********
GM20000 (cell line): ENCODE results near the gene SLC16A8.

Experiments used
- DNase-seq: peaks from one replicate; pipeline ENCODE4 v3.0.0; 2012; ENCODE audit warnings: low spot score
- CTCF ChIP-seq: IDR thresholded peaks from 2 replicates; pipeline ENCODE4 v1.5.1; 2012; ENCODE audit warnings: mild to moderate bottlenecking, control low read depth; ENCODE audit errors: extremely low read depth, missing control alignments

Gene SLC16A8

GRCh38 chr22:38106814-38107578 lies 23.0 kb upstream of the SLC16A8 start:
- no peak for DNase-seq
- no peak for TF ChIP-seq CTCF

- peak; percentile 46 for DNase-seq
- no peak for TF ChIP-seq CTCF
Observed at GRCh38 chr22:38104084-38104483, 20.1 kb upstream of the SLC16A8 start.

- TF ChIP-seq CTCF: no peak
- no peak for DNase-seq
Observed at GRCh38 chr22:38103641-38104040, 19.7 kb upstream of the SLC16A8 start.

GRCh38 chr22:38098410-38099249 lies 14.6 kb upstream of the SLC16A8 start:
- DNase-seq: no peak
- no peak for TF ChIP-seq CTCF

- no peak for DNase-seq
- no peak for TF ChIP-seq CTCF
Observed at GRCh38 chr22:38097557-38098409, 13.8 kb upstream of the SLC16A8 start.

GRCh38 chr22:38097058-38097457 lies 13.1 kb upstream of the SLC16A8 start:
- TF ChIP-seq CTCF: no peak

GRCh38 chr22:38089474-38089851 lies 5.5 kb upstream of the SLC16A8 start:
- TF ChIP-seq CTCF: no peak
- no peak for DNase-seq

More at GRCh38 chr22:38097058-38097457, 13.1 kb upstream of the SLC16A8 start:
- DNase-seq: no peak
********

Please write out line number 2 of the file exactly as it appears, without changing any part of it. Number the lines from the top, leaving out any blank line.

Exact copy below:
Experiments used